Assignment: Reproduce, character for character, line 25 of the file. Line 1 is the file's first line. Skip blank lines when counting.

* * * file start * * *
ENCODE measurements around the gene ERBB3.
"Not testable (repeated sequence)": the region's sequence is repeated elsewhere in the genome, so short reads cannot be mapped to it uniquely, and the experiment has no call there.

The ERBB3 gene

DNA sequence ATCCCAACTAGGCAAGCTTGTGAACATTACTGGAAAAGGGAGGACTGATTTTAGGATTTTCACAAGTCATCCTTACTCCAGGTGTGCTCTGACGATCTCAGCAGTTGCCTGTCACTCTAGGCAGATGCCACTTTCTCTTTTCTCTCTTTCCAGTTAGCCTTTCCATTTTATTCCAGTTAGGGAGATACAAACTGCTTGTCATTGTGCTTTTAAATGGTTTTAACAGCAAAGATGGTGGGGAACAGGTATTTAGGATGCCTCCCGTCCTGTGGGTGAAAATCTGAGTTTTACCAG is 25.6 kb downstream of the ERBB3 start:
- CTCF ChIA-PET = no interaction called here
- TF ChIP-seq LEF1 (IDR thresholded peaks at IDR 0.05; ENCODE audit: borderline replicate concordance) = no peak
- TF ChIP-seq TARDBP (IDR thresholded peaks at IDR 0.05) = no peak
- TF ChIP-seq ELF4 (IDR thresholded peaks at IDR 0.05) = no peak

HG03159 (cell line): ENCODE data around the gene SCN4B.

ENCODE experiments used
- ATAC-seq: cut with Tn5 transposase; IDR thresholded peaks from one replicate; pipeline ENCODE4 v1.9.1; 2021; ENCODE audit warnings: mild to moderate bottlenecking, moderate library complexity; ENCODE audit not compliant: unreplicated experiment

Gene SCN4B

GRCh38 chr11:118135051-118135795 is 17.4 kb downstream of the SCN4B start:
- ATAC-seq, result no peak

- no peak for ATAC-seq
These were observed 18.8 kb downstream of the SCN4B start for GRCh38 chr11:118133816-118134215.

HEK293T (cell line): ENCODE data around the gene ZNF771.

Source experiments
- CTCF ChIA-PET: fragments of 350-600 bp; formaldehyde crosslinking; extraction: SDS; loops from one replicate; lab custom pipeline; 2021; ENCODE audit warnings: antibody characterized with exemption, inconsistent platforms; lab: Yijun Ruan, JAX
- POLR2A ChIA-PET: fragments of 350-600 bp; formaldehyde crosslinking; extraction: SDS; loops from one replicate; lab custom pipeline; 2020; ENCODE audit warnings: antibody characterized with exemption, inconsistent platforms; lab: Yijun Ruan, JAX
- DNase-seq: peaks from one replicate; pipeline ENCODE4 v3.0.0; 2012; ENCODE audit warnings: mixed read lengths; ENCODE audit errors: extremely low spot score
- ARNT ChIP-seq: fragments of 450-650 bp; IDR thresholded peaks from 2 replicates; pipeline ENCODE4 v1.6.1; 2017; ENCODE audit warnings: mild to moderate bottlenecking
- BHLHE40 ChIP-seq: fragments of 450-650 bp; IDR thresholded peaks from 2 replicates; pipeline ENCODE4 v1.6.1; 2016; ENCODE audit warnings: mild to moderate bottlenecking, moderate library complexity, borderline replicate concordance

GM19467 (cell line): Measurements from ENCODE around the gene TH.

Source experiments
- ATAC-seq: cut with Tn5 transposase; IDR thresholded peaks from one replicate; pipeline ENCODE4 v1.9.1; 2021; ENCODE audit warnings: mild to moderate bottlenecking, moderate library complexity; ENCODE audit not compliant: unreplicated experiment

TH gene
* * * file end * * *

Source experiments